Lawsuit: Pop Star's Ex-Manager A Racketeer

By GRAHAM BRINK, Times Staff Writer
© St. Petersburg Times
published June 25, 2002

TAMPA -- Teenage pop star Aaron Carter filed a lawsuit Monday that accuses his former manager and record label of cheating him out of hundreds of thousands of dollars.

The suit, filed in state court in Hillsborough County, also accuses manager Lou Pearlman and his company Trans Continental Records of racketeering for a deliberate pattern of criminal activity in dealing with clients like Carter.

"This isn't just an honest disagreement over the terms of a contract," said Tampa lawyer William Yanger, who represents Carter. "This is something that has happened time and time again."

Scott Bennett, vice president of Trans Continental, said company officials not only feel that they don't owe Carter any money but that Carter might owe the company money. Bennett had not seen the lawsuit and said he could not comment on the details.

According to the lawsuit, Carter signed with Trans Continental in 1997. Among other things, the contract called for regular accountings of the revenue Carter generated and the payment of royalties in the amount of two-thirds of all revenues received from sales of the recordings.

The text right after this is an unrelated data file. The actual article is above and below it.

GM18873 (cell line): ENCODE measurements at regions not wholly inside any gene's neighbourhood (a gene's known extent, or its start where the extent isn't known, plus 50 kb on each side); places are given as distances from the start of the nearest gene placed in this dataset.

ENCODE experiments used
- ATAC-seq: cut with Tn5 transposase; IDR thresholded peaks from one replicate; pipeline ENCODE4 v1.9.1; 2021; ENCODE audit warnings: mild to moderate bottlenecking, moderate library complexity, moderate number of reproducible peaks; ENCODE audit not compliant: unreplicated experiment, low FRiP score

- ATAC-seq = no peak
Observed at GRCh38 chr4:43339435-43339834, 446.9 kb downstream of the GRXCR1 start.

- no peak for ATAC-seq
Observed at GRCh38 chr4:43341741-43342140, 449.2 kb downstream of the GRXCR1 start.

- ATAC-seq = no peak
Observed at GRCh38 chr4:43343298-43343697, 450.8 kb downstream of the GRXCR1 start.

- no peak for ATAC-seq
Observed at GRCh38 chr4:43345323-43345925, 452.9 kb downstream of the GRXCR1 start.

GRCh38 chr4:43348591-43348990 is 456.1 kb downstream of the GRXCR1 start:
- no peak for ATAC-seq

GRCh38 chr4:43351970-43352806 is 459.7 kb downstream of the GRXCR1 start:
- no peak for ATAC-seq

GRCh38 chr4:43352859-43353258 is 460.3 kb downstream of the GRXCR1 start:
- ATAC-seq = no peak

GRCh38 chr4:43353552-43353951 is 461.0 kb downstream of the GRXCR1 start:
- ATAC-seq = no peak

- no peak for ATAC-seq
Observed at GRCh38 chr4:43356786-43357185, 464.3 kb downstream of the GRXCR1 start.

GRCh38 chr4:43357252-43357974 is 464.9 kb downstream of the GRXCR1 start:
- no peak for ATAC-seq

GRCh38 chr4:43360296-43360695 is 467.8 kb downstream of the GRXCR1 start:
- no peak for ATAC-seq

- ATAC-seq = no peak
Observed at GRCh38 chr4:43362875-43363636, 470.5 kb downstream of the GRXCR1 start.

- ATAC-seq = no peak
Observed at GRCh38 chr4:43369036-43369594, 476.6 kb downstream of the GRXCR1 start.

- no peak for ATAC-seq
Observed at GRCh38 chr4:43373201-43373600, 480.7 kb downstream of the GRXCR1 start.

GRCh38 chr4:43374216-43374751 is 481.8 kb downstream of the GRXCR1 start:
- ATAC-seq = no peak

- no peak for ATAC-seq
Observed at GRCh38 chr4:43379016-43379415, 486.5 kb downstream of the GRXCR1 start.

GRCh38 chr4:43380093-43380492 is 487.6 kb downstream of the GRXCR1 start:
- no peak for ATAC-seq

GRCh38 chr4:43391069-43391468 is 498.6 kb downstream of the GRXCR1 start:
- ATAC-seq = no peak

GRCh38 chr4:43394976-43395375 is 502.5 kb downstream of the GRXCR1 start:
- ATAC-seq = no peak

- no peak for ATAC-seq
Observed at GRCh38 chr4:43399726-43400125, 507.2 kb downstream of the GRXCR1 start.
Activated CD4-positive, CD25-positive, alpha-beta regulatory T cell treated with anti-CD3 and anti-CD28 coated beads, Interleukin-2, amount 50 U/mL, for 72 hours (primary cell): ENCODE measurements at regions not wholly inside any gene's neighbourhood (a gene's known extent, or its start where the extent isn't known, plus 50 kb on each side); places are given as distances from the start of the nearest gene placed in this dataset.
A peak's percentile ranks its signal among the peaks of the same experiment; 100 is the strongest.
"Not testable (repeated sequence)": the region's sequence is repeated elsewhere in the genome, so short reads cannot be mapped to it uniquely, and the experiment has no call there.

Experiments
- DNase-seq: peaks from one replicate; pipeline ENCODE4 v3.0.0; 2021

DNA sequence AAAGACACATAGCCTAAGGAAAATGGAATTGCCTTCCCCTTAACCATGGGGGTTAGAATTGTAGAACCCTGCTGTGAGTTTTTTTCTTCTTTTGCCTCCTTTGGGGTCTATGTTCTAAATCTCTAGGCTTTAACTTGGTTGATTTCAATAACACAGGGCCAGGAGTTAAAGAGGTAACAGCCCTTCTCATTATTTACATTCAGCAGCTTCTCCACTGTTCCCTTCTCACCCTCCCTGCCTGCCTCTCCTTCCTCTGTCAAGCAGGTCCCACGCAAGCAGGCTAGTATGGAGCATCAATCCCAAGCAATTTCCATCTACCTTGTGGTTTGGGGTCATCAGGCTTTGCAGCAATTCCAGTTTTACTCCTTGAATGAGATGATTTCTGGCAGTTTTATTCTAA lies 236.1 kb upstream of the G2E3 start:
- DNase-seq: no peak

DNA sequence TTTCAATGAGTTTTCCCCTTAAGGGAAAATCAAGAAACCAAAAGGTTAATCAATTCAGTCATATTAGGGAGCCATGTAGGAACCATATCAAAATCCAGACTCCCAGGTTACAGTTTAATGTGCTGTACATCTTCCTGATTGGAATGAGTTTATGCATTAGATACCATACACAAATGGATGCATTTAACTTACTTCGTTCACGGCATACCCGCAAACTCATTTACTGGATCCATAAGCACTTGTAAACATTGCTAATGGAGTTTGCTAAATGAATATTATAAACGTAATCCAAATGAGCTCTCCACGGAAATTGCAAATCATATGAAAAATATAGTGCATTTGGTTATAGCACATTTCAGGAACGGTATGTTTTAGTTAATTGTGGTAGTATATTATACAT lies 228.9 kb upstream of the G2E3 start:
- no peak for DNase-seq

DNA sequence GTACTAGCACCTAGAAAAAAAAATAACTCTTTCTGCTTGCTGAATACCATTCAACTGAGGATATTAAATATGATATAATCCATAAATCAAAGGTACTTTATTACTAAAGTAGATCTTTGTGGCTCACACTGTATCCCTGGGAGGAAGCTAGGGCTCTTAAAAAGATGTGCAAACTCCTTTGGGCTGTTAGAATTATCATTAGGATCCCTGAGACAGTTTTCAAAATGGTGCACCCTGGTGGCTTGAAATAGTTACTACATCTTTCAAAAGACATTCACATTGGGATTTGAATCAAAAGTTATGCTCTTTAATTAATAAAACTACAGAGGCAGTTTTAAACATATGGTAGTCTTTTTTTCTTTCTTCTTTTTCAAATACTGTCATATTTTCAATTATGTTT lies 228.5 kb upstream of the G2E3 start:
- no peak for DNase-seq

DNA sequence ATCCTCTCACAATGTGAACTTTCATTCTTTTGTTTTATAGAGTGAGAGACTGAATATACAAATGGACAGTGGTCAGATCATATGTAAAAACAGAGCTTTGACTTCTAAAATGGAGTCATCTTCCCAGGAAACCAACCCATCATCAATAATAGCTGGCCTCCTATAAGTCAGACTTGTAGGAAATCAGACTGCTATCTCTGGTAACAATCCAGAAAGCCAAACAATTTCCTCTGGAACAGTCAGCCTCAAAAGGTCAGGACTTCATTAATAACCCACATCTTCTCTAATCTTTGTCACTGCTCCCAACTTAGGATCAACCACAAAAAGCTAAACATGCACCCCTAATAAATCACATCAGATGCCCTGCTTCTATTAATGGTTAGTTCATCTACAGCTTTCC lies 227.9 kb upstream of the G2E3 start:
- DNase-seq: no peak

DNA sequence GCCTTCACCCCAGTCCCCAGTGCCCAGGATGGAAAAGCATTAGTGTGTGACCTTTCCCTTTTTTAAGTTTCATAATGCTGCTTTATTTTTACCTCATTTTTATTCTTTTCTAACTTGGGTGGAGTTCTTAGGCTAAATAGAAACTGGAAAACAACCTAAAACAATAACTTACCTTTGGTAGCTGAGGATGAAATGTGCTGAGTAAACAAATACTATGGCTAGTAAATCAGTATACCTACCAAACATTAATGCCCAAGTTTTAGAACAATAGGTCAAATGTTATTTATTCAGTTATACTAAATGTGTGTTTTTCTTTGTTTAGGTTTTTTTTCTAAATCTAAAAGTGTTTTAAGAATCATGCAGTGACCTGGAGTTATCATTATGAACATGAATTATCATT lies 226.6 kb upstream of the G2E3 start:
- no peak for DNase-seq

Yanger was not sure exactly how much Carter is owed since the regular accounting was not provided as the contract specified, he said. The lawsuit states that the distributor of Carter's records has paid Trans Continental at least $530,000 in royalties and more in undisclosed compensation.

Trans Continental has paid Carter nothing, the suit states.

Carter, 14, was born in Tampa and rose to fame in the late 1990s with hits like Crazy Little Party Girl, I'm Gonna Miss You Forever and Shake It. He followed that up with the 2000 release of the album Aaron's Party (Come Get It) and a single and video of the same name. He has opened for Britney Spears and has sung with his brother Nick Carter of the Backstreet Boys.

Pearlman and Trans Continental once represented the Backstreet Boys and 'N Sync, both of which sued to be released from their deals, accusing Pearlman of deception and cheating them out of royalties. Those cases have been settled.

A history of deliberately deceiving clients, including Carter, the Backstreet Boys, 'N Sync and Take 5, substantiates the racketeering charge, the suit alleges. Plaintiffs who win civil racketeering claims can be awarded up to triple the monetary damages, according to Florida civil statutes.

"They find talented kids, sign them, watch them get successful, don't pay them, wait for them to sue and then settle the cases," Yanger said. "It is not an isolated case."

-- Graham Brink can be reached at (813) 226-3365 or